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The link between perfectionism and mental health

3 min read
  • Stress management & well-being

Many pupils set ambitious goals and want to achieve the highest grades possible. But sometimes, the line between lofty goals and perfectionism gets blurred, and this perfectionism can cast a long shadow over their mental health and overall well-being.

Therefore, it is important that students, teachers, parents and guardians are able to understand the dynamics of perfectionism and recognise its effects. In this blog, we’ll dive into:

  • What is perfectionism, and what does it look like in school?
  • The link between perfectionism and mental health
  • The latest research on perfectionism
  • Strategies for managing perfectionism

What is perfectionism, and what does it look like in school?

Perfectionism is often defined as the pursuit of flawlessness and as setting high standards for oneself. While perfectionism can drive academic success and intrinsic motivation, it can also have an impact on students’ emotional well-being and fear of failure.

Perfectionism in school may look like:

  • Setting excessively high goals that may be unattainable
  • Spending excessive time on assignments to ensure they are flawless
  • Exhibiting intense anxiety over minor mistakes or imperfections in their work
  • Seeking constant approval or reassurance from teachers and peers
  • Struggling to celebrate their achievements and always focusing on areas of weakness

The link between perfectionism and mental health

Research has consistently shown a link between perfectionism and mental health. Harmful perfectionism, characterised by the relentless chase for perfection and fear of failure, can damage self-esteem and make people feel inadequate. This type of perfectionism often leads to chronic stress, anxiety and depression, as individuals set unrealistic standards for themselves and become overly critical when they fall short.

Setbacks and mistakes are part of the learning process. Our practical strategies will help your students fail better.

What the latest research has to say…

In a study, researchers explored the impact of perfectionism on students’ mental and emotional well-being over time. They had two aims: first, to categorise students based on their levels of perfectionism at the beginning of lower secondary education; and second, to observe how these levels change or remain consistent over a two-year period, and what implications this had for the students’ well-being.

The researchers found that:

  1. Perfectionists exhibited higher levels of burnout, anxiety and depressive symptoms. Despite their pursuit of high achievement and excellence, these students grappled with feelings of inadequacy.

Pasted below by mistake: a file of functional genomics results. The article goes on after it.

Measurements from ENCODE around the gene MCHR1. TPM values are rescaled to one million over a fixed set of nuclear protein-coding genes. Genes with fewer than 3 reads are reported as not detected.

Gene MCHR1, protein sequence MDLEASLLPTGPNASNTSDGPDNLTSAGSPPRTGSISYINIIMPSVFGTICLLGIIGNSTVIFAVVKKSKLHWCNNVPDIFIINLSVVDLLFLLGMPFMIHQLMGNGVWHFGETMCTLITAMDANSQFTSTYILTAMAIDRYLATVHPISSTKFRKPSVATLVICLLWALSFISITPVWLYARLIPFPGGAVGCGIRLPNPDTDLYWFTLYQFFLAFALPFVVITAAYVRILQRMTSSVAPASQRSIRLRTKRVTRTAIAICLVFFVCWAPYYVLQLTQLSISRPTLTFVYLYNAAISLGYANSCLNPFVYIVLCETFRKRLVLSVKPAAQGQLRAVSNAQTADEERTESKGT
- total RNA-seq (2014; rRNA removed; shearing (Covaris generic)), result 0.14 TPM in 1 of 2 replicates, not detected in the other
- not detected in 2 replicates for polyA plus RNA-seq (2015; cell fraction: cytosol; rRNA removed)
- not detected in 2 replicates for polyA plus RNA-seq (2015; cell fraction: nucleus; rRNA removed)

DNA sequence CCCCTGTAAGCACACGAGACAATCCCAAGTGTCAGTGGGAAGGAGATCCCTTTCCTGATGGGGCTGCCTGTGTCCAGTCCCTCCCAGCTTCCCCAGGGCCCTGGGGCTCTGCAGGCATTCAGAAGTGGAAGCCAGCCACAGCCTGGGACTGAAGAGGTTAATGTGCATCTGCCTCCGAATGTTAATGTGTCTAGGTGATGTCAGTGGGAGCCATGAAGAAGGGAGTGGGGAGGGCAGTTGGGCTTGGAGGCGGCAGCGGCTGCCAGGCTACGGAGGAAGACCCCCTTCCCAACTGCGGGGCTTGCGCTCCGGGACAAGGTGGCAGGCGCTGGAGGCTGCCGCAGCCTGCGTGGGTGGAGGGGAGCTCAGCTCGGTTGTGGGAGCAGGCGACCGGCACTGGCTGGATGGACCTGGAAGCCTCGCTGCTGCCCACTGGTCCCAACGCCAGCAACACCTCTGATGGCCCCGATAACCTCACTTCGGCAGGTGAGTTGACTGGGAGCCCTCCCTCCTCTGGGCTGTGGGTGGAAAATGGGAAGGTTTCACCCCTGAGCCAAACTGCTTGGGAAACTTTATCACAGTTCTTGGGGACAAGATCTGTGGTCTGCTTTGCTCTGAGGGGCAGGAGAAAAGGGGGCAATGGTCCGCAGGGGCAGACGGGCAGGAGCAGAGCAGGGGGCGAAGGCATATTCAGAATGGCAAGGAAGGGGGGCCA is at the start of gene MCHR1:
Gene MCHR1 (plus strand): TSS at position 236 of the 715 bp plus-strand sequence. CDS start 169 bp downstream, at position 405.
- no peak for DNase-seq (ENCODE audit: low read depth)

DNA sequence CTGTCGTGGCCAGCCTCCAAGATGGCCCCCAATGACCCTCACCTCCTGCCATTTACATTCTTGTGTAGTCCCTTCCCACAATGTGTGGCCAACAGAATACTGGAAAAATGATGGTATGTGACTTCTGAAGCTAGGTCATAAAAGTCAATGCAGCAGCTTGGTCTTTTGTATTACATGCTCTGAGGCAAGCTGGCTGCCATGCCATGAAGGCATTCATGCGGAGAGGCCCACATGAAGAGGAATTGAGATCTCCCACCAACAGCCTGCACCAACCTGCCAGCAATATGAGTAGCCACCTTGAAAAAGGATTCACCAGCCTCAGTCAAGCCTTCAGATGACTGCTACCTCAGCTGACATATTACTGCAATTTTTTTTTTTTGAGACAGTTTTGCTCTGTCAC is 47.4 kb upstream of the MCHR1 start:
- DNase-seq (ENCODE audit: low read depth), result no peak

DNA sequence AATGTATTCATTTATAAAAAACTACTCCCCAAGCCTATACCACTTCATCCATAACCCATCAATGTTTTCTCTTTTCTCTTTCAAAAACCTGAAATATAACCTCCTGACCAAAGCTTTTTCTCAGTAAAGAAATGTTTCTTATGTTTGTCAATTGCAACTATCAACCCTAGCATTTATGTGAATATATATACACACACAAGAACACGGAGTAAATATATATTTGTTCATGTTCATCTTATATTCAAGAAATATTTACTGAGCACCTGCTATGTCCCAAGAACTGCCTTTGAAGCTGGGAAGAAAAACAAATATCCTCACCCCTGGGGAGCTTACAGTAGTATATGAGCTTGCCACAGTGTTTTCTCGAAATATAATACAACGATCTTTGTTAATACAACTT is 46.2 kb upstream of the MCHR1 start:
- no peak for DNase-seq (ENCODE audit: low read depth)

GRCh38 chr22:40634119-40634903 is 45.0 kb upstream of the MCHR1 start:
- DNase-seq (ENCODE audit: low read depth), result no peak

2. Ambitious students, who managed to balance their perfectionistic tendencies, demonstrated very positive overall well-being. Meanwhile, non-perfectionists were the least engaged in their learning.

This study indicates how individual differences in perfectionism can significantly impact student well-being. It also highlights that a certain degree of perfectionistic aspiration can be beneficial, but not when it comes at the cost of students mental and emotional health.

4 ways for students to manage their perfectionism

1. Remember no one is perfect

It’s vital for teachers to underscore the normalcy of imperfection. Fostering a classroom environment where mistakes are not only accepted but viewed as a natural part of the learning process helps demystify perfectionism.

2. Strive for excellence, not perfection

Highlighting the difference between excellence and perfection is key. Excellence is achievable and focuses on the process of improvement, whereas perfection is often an unattainable goal. By setting realistic, clear and measurable objectives, you can guide students towards attainable achievements.

3. Enjoy and embrace challenges

Challenges should be framed positively, as they are integral to learning and growth. Activities that push students slightly out of their comfort zones, without overwhelming them, can help reduce the fear of failure associated with perfectionism. It’s about finding the sweet spot between too easy and too hard, where students feel challenged but capable.

4. Understand the cost of perfectionism: The good and bad

Discussing the positive and negative aspects of perfectionism openly can help students recognise when their pursuit of perfection is serving them and when it’s detrimental. This awareness allows students to recalibrate their goals and approaches as needed.

Final thoughts

While the pursuit of excellence is commendable, falling into the trap of perfectionism can have significant consequences on students’ mental health and well-being. By understanding what perfectionism is, its impact on mental health, and implementing strategies to manage it, you can play a pivotal role in helping students develop a balanced, healthier approach to learning and achievement.

About the editor

Bradley Busch

Bradley Busch

Bradley Busch is a Chartered Psychologist and a leading expert on illuminating Cognitive Science research in education. As Director at InnerDrive, his work focuses on translating complex psychological research in a way that is accessible and helpful. He has delivered thousands of workshops for educators and students, helping improve how they think, learn and perform. Bradley is also a prolific writer: he co-authored four books including Teaching & Learning Illuminated and The Science of Learning, as well as regularly featuring in publications such as The Guardian and The Telegraph.

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